Charlie Andrews is granted Level 7 access to review Marvel’s new TV show ‘Agents of S.H.I.E.L.D’
With Marvel’s Avengers Assemble! standing as the third highest grossing film of all time and every frequent release being another smash hit, the company has undoubtedly mastered the art of box office success. But now they have turned their attention to the small screen with a desire to rival the dominance of competitors DC. Marvel’s Agents of S.H.I.E.L.D is shaping up to be an explosive, character driven thrill-ride.
The pilot episode opens with the introduction of the male protagonist, Agent Ward (Brett Dalton), in a scene that acts as a stereotypical spy scenario that, naturally, escalates into violence, yet still has the element of humour which has been evident in Avengers Assemble! and the Iron Man trilogy. Shortly after the confrontation, special-guest star Cobie Smulders (reprising her role as Agent Maria Hill) is revealed questioning Ward about “what S.H.I.E.L.D stands for”. After Ward extends the acronym Hill asks what it means for him; typically Joss Whedon (director of Avenger’s Assemble! and guest director of the show’s pilot episode) utilises this moment for a classic piece of satirical humour with Ward replying “that somebody really wanted our initials to spell out shield”. This is not the first cheap one-liner and, although most are witty and clever, there are some recurring jokes that are annoying and get old really, really quickly: namely Fitz and Simmons.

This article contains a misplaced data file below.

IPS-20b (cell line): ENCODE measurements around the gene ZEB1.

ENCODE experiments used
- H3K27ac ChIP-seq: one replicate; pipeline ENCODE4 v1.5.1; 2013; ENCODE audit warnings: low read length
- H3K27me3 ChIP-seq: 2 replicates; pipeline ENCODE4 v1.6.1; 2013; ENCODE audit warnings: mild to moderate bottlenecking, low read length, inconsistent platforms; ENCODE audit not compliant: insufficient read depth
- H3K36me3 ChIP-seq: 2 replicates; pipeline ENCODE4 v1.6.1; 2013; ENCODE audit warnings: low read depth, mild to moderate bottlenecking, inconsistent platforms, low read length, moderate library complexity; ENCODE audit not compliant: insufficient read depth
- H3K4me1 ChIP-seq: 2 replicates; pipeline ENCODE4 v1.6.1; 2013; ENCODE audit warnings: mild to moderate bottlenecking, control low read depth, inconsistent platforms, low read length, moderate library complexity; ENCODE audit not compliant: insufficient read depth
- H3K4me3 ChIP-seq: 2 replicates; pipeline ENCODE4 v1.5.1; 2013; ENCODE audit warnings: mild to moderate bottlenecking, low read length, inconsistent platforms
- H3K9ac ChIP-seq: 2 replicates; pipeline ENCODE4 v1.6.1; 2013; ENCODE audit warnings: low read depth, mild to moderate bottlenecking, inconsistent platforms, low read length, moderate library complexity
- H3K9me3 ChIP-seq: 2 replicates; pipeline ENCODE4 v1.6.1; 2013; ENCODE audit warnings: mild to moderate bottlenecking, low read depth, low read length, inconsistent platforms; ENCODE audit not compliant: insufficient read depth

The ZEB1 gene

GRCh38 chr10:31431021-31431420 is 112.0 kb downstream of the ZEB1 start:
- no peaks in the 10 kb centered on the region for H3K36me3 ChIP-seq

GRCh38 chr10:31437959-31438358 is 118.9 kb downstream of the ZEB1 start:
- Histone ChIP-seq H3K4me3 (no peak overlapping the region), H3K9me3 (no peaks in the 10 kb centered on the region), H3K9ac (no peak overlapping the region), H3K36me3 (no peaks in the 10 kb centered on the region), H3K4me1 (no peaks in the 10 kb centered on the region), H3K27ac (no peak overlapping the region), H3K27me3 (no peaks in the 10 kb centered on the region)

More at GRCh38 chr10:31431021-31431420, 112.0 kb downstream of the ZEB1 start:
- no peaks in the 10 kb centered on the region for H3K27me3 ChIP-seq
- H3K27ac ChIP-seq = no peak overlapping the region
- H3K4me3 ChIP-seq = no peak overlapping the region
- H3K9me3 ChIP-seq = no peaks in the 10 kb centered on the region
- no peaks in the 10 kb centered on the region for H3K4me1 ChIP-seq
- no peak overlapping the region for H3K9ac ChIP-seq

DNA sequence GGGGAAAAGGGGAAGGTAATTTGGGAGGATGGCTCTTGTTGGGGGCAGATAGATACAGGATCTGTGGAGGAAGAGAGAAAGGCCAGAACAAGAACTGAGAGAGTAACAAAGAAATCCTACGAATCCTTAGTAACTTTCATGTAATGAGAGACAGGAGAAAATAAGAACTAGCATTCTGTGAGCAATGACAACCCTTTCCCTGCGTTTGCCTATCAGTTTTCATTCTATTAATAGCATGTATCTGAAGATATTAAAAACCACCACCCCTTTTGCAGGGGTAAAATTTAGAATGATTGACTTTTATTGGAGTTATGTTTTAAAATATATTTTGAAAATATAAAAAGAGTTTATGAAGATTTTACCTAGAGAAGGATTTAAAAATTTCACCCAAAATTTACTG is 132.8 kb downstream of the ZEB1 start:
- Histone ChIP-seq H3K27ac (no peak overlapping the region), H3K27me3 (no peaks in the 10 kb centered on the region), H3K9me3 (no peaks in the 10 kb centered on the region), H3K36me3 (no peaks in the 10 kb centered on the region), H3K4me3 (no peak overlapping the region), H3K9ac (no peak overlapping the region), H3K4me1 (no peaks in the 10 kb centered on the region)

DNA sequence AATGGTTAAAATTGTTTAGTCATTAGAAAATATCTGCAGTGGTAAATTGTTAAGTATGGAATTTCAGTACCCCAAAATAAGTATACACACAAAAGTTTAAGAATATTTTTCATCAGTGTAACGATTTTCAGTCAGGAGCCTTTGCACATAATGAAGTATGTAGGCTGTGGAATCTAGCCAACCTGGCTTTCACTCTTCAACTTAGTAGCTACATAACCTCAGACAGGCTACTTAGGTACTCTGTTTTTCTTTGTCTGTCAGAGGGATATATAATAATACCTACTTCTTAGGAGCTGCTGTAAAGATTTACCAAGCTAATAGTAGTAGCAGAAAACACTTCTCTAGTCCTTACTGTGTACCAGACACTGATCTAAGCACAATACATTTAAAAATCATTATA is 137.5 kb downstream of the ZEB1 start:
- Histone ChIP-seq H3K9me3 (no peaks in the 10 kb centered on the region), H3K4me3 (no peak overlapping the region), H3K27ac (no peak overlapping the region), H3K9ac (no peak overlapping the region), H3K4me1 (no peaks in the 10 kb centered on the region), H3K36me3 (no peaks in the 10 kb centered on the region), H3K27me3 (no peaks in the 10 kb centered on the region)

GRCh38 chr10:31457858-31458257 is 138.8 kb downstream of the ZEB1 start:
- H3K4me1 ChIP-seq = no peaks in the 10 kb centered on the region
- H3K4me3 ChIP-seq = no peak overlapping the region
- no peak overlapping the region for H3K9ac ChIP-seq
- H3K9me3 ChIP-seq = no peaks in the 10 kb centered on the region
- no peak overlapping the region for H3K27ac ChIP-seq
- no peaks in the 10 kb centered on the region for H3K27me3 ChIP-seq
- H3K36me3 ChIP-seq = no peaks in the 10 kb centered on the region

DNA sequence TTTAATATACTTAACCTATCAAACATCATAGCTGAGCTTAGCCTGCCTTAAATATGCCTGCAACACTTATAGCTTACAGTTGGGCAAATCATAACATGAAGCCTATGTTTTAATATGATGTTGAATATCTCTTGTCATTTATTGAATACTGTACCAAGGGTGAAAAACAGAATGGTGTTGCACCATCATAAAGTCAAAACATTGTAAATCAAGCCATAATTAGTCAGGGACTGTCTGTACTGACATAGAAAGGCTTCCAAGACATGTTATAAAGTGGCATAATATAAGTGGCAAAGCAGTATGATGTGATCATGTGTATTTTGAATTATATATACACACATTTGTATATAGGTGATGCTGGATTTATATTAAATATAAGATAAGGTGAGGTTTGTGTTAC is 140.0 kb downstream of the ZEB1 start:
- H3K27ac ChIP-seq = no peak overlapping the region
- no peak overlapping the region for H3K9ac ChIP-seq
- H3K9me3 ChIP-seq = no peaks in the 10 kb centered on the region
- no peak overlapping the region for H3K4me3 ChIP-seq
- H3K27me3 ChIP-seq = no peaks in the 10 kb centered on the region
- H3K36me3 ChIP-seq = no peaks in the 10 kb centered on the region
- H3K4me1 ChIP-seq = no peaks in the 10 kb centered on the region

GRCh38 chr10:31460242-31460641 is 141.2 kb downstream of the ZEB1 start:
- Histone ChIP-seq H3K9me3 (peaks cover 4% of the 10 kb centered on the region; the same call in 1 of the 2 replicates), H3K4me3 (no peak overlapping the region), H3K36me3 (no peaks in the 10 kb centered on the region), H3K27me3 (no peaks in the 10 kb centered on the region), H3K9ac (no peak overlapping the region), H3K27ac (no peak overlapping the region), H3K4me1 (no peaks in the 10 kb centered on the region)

Iain De Caestecker as Fitz and Elizabeth Henstridge as Simmons
As with Avenger’s Assemble!, Agents of S.H.I.E.L.D offers a team dynamic in the form of “Level 7”; a group of specially selected agents chosen by Phil Coulson (Clark Gregg; the walking, talking, dead agent killed by Loki in Avengers) who are on the hunt for a man with superhuman abilities, as Coulson believes other interested parties will be looking for him as well. Coulson’s team consists of young, inexperienced, scientific specialists Fitz (Iain De Caestecker) and Simmons (Elizabeth Henstridge), – who, based on their irritating collaborations, may as well be the same character – Melinda May (Ming-Na Wen) – who has a mysterious past of her own – and Skye (Chloe Bennet) – whose fascination of superheroes and suspicion of S.H.I.E.L.D leads to her recruitment by the end of the episode. These characters are immediately established as a mismatched grouping but it will be interesting to see how they work together and ultimately form a team. Skye seems to be “a risk” but there is no reason to doubt Whedon’s character development.
Quench Verdict: 4/5
What do you think to Marvel’s Agents of S.H.I.E.L.D? Has it lived up to your expectations or are Fitz and Simmons to much to tolerate? Let us know what you think in the comments section below